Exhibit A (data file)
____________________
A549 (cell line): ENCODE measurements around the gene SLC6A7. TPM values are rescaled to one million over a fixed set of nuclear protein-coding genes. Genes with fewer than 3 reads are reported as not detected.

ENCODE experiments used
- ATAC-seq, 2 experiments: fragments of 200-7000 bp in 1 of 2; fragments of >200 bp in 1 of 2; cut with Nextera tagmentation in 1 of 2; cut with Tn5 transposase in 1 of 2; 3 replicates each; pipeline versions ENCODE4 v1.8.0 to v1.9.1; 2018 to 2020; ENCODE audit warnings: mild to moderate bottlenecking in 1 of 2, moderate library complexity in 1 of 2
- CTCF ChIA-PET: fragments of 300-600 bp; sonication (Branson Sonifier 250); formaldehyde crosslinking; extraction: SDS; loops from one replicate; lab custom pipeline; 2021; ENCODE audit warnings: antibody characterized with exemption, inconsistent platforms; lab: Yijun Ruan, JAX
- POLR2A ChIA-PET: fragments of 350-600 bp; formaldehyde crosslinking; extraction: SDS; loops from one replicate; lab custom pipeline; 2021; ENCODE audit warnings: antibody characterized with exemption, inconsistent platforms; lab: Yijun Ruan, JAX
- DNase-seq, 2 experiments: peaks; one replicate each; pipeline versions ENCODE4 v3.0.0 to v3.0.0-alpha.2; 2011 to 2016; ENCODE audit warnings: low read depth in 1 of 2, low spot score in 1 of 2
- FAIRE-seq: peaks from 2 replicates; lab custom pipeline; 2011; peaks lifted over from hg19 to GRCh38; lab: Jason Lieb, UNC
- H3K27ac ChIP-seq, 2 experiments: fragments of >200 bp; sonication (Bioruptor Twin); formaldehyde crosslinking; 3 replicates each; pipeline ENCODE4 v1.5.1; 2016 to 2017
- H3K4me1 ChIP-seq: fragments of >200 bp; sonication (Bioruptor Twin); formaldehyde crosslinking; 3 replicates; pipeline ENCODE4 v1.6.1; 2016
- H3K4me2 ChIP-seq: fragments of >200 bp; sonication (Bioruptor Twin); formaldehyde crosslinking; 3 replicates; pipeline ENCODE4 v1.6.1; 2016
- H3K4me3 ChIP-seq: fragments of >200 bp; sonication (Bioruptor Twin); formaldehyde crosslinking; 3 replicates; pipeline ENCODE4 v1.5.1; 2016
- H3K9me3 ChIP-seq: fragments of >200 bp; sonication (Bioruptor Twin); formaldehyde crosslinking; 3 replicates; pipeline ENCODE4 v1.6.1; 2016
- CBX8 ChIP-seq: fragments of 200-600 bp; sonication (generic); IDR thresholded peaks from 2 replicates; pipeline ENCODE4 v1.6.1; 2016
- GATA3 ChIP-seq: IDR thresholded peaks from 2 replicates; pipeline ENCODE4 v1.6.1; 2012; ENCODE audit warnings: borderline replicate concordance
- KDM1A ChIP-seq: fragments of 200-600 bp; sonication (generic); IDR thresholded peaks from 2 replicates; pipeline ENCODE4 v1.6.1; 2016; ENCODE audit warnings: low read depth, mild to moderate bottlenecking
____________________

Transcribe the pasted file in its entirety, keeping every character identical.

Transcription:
A549 (cell line): ENCODE measurements around the gene SLC6A7. TPM values are rescaled to one million over a fixed set of nuclear protein-coding genes. Genes with fewer than 3 reads are reported as not detected.

ENCODE experiments used
- ATAC-seq, 2 experiments: fragments of 200-7000 bp in 1 of 2; fragments of >200 bp in 1 of 2; cut with Nextera tagmentation in 1 of 2; cut with Tn5 transposase in 1 of 2; 3 replicates each; pipeline versions ENCODE4 v1.8.0 to v1.9.1; 2018 to 2020; ENCODE audit warnings: mild to moderate bottlenecking in 1 of 2, moderate library complexity in 1 of 2
- CTCF ChIA-PET: fragments of 300-600 bp; sonication (Branson Sonifier 250); formaldehyde crosslinking; extraction: SDS; loops from one replicate; lab custom pipeline; 2021; ENCODE audit warnings: antibody characterized with exemption, inconsistent platforms; lab: Yijun Ruan, JAX
- POLR2A ChIA-PET: fragments of 350-600 bp; formaldehyde crosslinking; extraction: SDS; loops from one replicate; lab custom pipeline; 2021; ENCODE audit warnings: antibody characterized with exemption, inconsistent platforms; lab: Yijun Ruan, JAX
- DNase-seq, 2 experiments: peaks; one replicate each; pipeline versions ENCODE4 v3.0.0 to v3.0.0-alpha.2; 2011 to 2016; ENCODE audit warnings: low read depth in 1 of 2, low spot score in 1 of 2
- FAIRE-seq: peaks from 2 replicates; lab custom pipeline; 2011; peaks lifted over from hg19 to GRCh38; lab: Jason Lieb, UNC
- H3K27ac ChIP-seq, 2 experiments: fragments of >200 bp; sonication (Bioruptor Twin); formaldehyde crosslinking; 3 replicates each; pipeline ENCODE4 v1.5.1; 2016 to 2017
- H3K4me1 ChIP-seq: fragments of >200 bp; sonication (Bioruptor Twin); formaldehyde crosslinking; 3 replicates; pipeline ENCODE4 v1.6.1; 2016
- H3K4me2 ChIP-seq: fragments of >200 bp; sonication (Bioruptor Twin); formaldehyde crosslinking; 3 replicates; pipeline ENCODE4 v1.6.1; 2016
- H3K4me3 ChIP-seq: fragments of >200 bp; sonication (Bioruptor Twin); formaldehyde crosslinking; 3 replicates; pipeline ENCODE4 v1.5.1; 2016
- H3K9me3 ChIP-seq: fragments of >200 bp; sonication (Bioruptor Twin); formaldehyde crosslinking; 3 replicates; pipeline ENCODE4 v1.6.1; 2016
- CBX8 ChIP-seq: fragments of 200-600 bp; sonication (generic); IDR thresholded peaks from 2 replicates; pipeline ENCODE4 v1.6.1; 2016
- GATA3 ChIP-seq: IDR thresholded peaks from 2 replicates; pipeline ENCODE4 v1.6.1; 2012; ENCODE audit warnings: borderline replicate concordance
- KDM1A ChIP-seq: fragments of 200-600 bp; sonication (generic); IDR thresholded peaks from 2 replicates; pipeline ENCODE4 v1.6.1; 2016; ENCODE audit warnings: low read depth, mild to moderate bottlenecking